(Polar molecules, Non-polar molecules, etc.)
5 posts • Page 1 of 1
The repulsion strength between lone pairs is greater than the repulsion between a lone pair and a bonding pair, and a lone pair and bonding pair have a greater repulsion than two bonding pairs. As repulsion increases, the size of the bond angle increases.
Although the repulsion of the bond pairs is greater than that of the repulsion of the lone pairs with one another, lone pairs still repel one another in the atom and hence affect the angle of the bond, possibly increasing the bond that it is near.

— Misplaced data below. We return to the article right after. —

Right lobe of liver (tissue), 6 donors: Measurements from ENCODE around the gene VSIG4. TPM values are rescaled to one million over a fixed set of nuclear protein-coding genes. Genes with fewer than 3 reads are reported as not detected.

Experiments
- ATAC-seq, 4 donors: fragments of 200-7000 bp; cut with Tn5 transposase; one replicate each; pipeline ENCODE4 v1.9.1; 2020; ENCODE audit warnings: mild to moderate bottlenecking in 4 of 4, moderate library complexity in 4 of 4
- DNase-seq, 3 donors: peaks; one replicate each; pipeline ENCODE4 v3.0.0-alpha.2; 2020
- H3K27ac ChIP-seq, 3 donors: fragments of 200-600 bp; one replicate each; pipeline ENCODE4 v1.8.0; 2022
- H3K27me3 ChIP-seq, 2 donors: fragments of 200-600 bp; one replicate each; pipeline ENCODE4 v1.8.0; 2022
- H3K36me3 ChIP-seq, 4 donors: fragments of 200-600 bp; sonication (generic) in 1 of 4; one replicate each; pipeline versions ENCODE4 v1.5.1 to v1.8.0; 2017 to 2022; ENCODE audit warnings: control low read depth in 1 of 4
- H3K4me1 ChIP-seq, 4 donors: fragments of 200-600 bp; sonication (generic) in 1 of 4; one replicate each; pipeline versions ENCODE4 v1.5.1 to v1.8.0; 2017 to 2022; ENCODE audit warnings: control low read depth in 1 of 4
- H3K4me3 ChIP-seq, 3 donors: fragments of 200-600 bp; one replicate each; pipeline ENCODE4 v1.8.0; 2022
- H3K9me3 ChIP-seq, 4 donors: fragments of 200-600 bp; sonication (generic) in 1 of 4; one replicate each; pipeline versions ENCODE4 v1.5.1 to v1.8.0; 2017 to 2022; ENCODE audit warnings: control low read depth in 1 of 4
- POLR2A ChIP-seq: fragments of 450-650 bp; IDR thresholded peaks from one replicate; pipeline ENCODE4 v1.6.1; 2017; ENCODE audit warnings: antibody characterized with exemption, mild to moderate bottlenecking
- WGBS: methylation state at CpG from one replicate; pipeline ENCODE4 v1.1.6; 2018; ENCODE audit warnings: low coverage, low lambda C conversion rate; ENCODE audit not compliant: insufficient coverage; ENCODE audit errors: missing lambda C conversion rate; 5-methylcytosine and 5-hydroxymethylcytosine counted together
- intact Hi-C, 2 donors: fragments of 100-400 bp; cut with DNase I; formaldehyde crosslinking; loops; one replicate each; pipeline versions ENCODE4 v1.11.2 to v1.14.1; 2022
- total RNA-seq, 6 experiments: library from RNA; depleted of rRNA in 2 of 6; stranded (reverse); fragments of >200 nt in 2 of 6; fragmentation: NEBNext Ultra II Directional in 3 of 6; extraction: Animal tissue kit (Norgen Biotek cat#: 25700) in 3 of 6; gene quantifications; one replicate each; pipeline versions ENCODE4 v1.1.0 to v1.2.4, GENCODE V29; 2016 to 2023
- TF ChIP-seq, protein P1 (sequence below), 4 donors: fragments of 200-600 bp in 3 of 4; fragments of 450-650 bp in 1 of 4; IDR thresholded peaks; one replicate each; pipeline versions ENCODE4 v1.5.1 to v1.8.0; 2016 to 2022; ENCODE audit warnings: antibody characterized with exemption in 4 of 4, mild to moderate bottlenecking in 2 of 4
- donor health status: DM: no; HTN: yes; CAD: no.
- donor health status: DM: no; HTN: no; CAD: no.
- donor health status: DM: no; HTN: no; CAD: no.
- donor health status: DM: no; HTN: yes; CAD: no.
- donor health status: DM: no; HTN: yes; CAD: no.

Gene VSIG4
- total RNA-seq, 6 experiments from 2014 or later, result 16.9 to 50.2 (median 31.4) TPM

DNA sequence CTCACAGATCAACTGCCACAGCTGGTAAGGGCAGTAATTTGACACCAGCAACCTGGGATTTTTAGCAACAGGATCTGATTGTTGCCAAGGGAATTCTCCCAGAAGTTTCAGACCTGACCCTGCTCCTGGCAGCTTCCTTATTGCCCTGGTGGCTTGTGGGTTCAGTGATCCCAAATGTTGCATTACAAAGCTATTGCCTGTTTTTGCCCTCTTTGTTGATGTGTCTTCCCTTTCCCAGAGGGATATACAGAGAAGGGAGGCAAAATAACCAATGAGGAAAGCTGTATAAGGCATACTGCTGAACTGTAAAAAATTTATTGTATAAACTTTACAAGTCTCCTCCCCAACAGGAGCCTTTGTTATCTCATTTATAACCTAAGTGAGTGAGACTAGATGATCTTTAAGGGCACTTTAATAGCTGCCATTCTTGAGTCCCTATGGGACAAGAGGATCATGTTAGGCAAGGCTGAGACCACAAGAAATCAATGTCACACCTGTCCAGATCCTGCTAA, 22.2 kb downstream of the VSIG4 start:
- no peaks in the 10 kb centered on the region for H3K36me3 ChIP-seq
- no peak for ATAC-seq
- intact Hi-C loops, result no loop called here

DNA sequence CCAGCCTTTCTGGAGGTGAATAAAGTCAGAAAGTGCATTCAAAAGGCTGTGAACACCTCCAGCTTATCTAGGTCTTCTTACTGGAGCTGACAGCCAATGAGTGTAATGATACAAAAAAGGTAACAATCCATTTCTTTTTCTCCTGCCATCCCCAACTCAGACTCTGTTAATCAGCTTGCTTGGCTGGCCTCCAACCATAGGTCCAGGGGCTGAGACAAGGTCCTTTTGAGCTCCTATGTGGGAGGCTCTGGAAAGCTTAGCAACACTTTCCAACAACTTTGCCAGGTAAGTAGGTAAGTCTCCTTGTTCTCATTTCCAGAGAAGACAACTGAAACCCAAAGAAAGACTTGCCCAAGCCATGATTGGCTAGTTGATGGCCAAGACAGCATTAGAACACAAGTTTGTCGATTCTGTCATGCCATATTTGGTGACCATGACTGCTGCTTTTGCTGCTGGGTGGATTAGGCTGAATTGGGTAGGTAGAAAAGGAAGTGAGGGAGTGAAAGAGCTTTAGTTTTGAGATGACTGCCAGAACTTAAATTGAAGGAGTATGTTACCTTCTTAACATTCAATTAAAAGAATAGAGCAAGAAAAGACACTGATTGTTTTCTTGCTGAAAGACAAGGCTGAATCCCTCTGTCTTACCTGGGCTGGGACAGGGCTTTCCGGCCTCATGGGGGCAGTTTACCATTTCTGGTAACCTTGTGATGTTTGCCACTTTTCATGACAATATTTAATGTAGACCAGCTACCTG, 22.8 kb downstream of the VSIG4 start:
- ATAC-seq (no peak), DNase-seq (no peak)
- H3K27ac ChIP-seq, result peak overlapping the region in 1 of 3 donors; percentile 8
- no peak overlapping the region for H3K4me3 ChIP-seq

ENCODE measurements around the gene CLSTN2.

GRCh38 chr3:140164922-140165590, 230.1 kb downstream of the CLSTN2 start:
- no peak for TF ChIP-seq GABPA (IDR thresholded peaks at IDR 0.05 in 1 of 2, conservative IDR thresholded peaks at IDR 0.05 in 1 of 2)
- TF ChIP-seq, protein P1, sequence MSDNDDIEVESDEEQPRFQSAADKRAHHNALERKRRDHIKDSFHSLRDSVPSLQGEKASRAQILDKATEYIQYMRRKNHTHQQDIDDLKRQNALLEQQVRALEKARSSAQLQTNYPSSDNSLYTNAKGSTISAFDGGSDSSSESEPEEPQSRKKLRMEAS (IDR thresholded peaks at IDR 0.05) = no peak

I believe the shape/angle change has to do with electron repulsion. (This is important because it determines if something is polar or nonpolar.) I also read online that lone pairs occupy more space compared to bonding pairs of electrons, hence this results in greater repulsion between lone pairs of electrons.
Who is online
Users browsing this forum: No registered users and 1 guest